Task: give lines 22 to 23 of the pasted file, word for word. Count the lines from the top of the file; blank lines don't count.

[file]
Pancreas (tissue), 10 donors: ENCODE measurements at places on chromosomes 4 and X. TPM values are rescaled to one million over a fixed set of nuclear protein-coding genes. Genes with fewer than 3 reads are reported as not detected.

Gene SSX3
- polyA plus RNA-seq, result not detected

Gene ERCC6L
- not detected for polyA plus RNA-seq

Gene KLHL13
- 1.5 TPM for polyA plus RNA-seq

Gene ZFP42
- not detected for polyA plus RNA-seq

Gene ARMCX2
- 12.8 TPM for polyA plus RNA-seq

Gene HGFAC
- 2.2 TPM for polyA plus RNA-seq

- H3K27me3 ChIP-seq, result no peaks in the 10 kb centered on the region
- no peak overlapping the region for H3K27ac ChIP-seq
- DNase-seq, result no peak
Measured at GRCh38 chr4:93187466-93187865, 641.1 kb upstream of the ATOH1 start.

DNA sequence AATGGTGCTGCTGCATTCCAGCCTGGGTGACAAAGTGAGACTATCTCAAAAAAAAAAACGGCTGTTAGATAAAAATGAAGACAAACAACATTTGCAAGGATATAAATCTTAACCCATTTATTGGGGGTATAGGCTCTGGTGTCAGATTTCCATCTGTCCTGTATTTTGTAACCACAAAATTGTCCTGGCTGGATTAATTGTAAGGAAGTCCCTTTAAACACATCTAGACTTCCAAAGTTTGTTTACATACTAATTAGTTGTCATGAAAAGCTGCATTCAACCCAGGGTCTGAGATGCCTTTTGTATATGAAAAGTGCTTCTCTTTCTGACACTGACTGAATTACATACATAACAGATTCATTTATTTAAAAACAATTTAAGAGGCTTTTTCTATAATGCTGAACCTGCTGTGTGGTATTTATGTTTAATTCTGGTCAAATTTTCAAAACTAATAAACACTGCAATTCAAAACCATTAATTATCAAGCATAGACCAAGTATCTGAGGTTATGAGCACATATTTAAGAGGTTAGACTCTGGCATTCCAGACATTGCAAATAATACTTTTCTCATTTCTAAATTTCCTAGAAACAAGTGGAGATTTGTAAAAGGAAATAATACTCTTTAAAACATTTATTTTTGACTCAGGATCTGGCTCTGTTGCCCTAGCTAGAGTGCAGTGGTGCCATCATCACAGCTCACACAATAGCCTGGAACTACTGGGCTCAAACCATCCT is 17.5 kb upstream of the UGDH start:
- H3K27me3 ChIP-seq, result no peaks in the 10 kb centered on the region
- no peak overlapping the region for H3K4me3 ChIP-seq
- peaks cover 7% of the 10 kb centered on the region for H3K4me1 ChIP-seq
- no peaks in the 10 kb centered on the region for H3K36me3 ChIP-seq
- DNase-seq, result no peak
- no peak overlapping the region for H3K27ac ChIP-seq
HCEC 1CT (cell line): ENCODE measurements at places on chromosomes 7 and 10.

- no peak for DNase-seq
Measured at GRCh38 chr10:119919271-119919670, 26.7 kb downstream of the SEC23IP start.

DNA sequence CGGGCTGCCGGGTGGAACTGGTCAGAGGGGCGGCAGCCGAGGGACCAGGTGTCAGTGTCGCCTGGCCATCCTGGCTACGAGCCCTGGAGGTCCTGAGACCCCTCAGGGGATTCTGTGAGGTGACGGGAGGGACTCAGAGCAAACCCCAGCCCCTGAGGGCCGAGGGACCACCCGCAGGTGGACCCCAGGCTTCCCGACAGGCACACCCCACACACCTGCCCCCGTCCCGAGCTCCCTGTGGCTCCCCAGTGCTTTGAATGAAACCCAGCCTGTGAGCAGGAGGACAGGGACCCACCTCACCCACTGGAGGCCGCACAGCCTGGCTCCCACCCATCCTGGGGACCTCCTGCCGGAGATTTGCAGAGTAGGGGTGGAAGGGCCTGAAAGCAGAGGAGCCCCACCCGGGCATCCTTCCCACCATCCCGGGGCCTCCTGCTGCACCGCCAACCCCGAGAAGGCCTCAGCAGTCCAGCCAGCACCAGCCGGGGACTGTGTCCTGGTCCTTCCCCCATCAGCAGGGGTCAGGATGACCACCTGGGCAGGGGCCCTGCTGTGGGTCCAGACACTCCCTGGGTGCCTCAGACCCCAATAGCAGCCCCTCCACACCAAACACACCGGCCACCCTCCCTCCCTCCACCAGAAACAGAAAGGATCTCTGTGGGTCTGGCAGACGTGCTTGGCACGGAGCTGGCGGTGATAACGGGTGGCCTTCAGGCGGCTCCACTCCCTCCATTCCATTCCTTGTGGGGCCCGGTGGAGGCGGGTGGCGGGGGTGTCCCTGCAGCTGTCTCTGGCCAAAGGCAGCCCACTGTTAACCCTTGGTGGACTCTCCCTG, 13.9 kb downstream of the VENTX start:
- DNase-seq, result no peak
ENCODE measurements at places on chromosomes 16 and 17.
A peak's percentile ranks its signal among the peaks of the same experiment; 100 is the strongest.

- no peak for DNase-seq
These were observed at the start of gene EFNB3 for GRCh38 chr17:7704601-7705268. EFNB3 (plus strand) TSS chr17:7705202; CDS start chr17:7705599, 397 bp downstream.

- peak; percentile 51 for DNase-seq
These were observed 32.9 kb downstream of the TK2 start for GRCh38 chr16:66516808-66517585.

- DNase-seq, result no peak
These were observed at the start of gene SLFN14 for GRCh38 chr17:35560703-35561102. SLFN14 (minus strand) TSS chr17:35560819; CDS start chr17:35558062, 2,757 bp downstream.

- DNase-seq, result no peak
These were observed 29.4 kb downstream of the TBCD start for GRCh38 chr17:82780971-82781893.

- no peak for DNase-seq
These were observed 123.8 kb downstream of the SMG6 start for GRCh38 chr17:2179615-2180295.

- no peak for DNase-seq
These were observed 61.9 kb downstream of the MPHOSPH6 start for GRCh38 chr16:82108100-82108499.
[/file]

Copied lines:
- no peaks in the 10 kb centered on the region for H3K36me3 ChIP-seq
- DNase-seq, result no peak